Degenerative Disc Disease

The condition known as degenerative disc disease (DDD) is used to describe natural changes that occur over time with the discs located in the spine. The discs that make up your spine are soft in structure, which enables the spine to move in a variety of ways without injury occurring to the spine.

The discs in the spine work to keep the small bones, also known as the vertebrae, hooked together. There are number of small bones that make up the spine, and each one has a disc within it. While this condition is most commonly caused as part of the body’s natural aging process, it can lead to pain within the spine, neck, and other regions due to the effects of the degenerative disc disease and one is the most common causes of low back and neck pain.

This condition is a weakening of one or more vertebral discs, which normally act as a cushion between the vertebrae. This condition can develop as a natural part of the aging process, but it may also result from injury to the back.

Facts about Degenerative Disc Disease

  • The first discs that begin to degenerate are those located within the neck and the lower back area.
  • When degeneration occurs, it cannot be found on an MRI, which is an imaging tool used in the medical field, other than the standard X-ray machine.
  • This condition often shows up around the age of 30 years and can progress rapidly without proper treatment.
  • In some cases, disc degeneration can occur for years, and the patient will not experience any symptoms at all.

Types of DDD

  • Osteoarthritis: Occurs when the tissue that works to protect the joints starts to break down, allowing them to come in contact with one another.
  • Herniated Disc: The disc has a break or bulge that occurs and causes it to leave a small space between the bones.
  • Spinal Stenosis: Occurs when the area between the spinal vertebrae is narrowed.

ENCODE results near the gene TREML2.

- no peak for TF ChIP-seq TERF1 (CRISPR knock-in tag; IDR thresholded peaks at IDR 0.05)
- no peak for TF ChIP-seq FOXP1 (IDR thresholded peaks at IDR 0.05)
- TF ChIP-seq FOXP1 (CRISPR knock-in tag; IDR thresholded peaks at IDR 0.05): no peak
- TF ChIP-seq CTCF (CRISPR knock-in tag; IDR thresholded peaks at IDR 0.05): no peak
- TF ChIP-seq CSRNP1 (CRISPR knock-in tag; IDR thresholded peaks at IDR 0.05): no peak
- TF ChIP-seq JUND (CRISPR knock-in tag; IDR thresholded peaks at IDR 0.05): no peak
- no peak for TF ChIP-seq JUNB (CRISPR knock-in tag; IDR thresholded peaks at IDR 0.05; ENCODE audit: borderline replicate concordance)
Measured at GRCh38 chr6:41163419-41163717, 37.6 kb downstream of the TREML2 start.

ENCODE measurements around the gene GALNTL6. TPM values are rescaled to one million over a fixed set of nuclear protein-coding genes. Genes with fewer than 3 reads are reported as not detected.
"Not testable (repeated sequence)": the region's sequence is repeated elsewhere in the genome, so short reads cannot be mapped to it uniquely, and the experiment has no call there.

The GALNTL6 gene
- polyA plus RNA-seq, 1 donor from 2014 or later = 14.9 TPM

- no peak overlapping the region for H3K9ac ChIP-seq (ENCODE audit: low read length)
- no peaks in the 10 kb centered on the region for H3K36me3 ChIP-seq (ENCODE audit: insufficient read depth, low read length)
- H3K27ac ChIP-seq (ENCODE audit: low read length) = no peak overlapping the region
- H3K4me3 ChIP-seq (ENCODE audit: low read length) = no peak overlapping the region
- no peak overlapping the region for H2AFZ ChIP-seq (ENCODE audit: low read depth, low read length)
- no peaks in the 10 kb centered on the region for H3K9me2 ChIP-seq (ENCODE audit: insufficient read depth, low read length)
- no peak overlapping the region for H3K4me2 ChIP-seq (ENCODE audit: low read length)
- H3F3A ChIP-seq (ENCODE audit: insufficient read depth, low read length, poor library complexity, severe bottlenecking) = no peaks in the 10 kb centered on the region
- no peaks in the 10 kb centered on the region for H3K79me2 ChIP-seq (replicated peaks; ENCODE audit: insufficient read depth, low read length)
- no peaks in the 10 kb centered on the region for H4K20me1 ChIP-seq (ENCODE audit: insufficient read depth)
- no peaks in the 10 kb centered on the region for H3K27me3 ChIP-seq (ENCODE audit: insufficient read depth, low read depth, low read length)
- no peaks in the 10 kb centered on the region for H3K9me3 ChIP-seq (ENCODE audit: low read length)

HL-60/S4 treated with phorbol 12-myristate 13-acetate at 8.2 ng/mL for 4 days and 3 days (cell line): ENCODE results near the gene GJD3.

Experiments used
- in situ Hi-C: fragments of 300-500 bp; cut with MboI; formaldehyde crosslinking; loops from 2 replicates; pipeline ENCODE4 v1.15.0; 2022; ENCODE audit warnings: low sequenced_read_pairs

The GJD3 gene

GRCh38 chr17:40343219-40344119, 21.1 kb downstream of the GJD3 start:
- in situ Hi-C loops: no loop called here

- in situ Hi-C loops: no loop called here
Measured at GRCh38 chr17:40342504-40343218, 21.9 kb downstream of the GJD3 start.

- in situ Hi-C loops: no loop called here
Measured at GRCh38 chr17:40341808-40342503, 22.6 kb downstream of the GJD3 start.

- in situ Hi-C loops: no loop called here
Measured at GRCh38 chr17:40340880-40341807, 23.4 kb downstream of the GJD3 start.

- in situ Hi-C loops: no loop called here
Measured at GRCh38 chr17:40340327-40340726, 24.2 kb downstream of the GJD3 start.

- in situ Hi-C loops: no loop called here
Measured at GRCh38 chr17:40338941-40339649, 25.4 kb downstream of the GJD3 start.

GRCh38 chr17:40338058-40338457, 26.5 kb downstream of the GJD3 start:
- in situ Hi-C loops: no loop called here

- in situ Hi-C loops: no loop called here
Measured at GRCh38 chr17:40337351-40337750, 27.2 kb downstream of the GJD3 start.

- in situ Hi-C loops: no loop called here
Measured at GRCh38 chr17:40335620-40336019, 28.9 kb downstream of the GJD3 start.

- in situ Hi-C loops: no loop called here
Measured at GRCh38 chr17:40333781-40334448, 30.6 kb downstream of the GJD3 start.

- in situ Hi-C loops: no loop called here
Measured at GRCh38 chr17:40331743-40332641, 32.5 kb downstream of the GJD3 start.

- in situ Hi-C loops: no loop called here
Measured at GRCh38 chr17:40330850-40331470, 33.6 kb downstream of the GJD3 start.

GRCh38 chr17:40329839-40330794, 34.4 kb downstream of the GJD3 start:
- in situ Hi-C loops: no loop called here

Degenerative Disc Disease diagramThe symptoms that occur with DDD vary greatly from one person to the next. Two patients can have exactly the same amount of degeneration, but one may experience no pain at all, while the other one experiences severe pain that takes away from their ability to do normal everyday activities.

When pain does occur, the area where disc degeneration is present will determine the type of pain experienced. If the degeneration is present within the top area of the spine, the pain is often felt in the neck, arms, and may extend into the fingers. For pain located in the lower spine, also known as the lumbar region, it will typically occur within the buttocks, thighs, and it may extend into the lower regions of the legs. Most patients who experience pain have stated that the pain often gets worse when they perform strenuous activities, or when they bend over to lift something.

Diagnostic Tests

If you have DDD, your doctor may provide you with a physical exam, which is done to determine where sensitivity is present. Some pressure is applied to the upper and lower areas of the back, and if you respond to pressure with pain, an x-ray will be taken of the area, which will allow your doctor to see if disc generation is present.


There are two different categories of causes of degeneration disc disease. These include:

  • Age related: Over time, the fluid within the spine can reduce, and the discs will not be able to stay in place as securely. As the level of fluid decreases, the amount of space between the spinal joints will decrease, and the disc becomes thin and narrow. Age-related degeneration also occurs when cracks within the outer layer of the discs occur. These cracks allow the soft, jelly-like material that creates the outside area of the disc to move out of its original location, and it can then allow the disc to move out from the two bones surrounding it. This can even cause the disc to break into small pieces due to lack of proper shock absorptions.
  • Non-age related: An injury to the disc, such as a hard impact or fall, can cause the disc to begin to degenerate before it would naturally. While degeneration can begin at age 30, it is more common for non-age related degeneration to occur in those who work in positions that require them to lift heavy items on a consistent basis. It is also more common in smokers, as well as in those who have health conditions that cause the space between the discs to become narrow at a faster rate.


The most common form of treatment for DDD is the use of management techniques, which help reduce the amount of pain present in the discs, and also helps to slow down the degeneration. Some medications are successful in stopping pain and degeneration, and physical therapy is another common treatment used, which offers you with information on therapies you can do at home, as well. If the condition does not get better within six months to a year, your physician may recommend surgery, which will allow them to replace the disc.

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